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I am scratching my head trying to figure out why this question was closed as "too broad."

The OP was asking for a book on probability theory, and he or she listed the topics which, ideally, such a book should cover, based on the curriculum of a class that he or she was going to take. Although I'm no specialist, these all appeared to be topics that one could plausibly see covered in an introductory book on probability theory.

Instead, the question was closed, much as if the voters thought the OP was asking for a book that covered "class field theory, the calculus of variations, distribution theory, homotopy groups of spheres, ..."

Should this question not have been left open?

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  • $\begingroup$ There has been a ongoing trend of similar cases like this. Looking at the bigger picture, this Math Meta question (math.meta.stackexchange.com/questions/26429) is very similar to yours and it might provide some further insight to what you're asking. $\endgroup$ – Toby Mak Jun 14 '17 at 9:54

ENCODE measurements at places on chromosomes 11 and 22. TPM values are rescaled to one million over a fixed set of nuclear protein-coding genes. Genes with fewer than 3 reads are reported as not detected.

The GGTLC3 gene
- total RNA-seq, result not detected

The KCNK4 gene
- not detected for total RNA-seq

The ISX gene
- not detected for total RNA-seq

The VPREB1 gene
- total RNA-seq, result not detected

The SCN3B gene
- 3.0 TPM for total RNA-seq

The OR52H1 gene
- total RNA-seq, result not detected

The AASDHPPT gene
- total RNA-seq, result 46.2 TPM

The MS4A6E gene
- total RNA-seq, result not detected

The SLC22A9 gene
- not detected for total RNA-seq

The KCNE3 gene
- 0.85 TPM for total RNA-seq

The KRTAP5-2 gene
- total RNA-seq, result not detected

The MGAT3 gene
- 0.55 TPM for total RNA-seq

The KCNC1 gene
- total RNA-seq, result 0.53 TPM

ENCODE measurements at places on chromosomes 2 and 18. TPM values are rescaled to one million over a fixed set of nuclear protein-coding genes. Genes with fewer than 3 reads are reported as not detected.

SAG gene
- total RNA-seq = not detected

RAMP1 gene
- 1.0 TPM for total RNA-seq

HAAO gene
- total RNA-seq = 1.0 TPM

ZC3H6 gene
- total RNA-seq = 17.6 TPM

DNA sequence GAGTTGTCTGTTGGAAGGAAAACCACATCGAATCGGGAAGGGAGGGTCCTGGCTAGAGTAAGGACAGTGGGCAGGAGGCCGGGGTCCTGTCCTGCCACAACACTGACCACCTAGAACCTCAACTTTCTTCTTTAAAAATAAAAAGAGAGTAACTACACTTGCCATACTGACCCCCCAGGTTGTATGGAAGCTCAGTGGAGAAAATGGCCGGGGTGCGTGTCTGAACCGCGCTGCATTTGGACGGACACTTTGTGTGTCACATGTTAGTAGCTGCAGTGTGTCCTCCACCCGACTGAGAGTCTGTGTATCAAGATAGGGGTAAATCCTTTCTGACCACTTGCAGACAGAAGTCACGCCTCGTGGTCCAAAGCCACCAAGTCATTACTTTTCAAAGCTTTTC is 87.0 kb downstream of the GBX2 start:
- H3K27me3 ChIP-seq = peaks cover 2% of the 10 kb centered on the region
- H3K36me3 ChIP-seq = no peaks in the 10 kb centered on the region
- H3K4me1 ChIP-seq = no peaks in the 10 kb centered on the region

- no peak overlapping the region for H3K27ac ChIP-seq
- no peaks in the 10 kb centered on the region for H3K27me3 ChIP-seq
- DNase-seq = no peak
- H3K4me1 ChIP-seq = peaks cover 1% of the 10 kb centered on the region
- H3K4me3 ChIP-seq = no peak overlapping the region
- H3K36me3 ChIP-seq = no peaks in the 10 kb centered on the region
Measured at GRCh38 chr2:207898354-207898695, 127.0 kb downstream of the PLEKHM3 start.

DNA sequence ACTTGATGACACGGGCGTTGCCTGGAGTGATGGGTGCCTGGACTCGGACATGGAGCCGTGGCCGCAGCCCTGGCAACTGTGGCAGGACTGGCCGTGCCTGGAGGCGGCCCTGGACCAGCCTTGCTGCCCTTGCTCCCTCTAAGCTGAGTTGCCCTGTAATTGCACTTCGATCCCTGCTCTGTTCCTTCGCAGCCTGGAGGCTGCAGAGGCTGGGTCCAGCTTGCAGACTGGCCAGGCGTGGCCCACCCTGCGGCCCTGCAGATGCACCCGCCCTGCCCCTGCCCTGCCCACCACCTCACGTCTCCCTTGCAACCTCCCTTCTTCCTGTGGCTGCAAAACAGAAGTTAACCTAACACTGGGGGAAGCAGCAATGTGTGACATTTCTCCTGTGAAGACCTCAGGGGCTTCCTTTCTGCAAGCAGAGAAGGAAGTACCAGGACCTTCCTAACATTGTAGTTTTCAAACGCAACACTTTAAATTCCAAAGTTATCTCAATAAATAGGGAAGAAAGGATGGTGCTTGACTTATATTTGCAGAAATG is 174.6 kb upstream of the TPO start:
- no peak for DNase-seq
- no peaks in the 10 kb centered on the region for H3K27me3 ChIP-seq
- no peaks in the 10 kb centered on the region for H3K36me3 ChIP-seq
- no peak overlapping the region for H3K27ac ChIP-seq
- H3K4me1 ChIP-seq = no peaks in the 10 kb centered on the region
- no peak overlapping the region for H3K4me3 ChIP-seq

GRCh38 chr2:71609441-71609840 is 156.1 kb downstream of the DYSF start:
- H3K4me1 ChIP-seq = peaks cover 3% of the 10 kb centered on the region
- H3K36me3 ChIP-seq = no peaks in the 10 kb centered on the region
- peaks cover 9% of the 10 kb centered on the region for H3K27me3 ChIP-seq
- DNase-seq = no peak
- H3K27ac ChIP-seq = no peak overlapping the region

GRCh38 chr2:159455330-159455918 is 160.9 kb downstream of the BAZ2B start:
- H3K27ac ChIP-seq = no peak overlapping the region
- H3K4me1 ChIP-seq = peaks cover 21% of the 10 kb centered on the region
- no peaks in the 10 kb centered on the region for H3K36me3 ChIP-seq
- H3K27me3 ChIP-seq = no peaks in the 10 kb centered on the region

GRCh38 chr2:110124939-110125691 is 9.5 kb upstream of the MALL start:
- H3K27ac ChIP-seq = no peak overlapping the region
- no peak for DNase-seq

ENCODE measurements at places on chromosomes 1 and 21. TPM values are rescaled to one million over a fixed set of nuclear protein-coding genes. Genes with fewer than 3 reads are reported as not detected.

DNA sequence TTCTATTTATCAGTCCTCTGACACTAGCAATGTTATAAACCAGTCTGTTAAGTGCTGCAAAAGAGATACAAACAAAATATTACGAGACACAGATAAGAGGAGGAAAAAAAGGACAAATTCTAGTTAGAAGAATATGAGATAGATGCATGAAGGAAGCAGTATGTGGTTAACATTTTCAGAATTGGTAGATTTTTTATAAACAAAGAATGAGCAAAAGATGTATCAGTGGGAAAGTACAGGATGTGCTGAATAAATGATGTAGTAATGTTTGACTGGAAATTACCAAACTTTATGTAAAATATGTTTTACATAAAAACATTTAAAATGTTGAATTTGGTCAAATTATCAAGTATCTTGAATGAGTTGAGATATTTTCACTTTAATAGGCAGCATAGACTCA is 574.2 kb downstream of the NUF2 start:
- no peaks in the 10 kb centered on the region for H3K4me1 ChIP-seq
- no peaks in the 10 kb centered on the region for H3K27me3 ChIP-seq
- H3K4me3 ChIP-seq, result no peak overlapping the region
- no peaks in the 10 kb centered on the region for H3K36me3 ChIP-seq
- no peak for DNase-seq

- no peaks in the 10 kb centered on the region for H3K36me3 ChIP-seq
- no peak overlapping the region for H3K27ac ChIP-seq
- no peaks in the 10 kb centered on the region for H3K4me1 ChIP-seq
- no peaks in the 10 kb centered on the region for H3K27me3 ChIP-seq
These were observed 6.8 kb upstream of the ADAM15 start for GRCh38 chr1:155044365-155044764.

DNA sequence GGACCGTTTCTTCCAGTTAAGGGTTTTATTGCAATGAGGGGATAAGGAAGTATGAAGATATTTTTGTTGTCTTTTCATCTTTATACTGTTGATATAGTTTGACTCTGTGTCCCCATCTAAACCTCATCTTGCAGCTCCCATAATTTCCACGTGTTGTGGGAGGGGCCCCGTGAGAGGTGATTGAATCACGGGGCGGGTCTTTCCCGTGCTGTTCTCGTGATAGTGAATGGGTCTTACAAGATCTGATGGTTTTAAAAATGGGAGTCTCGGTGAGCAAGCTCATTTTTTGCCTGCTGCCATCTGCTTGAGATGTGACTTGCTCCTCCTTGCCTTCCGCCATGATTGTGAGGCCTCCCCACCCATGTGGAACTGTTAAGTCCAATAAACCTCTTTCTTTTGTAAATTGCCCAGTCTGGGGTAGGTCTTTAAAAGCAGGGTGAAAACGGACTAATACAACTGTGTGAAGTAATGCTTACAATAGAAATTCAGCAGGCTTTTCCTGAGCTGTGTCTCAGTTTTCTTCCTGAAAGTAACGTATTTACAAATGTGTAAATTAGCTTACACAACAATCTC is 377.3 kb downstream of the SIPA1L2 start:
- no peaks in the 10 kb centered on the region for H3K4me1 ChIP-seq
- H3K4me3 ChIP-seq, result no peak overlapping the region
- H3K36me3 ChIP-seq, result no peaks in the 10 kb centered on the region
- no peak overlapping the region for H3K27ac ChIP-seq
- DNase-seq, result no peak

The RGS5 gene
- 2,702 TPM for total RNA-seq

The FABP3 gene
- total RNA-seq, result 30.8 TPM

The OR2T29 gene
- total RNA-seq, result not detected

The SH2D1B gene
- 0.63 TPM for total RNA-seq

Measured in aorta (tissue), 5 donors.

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    $\begingroup$ I'll just mention that there have been a few discussions on meta about book recommendations (in general - your post is about a specific question). For example, Book recommendation opinion based?, What is the use of tag “book-recommendation”? or Is it appropriate to ask for references and book recommendations? $\endgroup$ – Martin Sleziak Jun 14 '17 at 10:09
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    $\begingroup$ The question has been deleted by its owner. $\endgroup$ – Gerry Myerson Jun 15 '17 at 4:33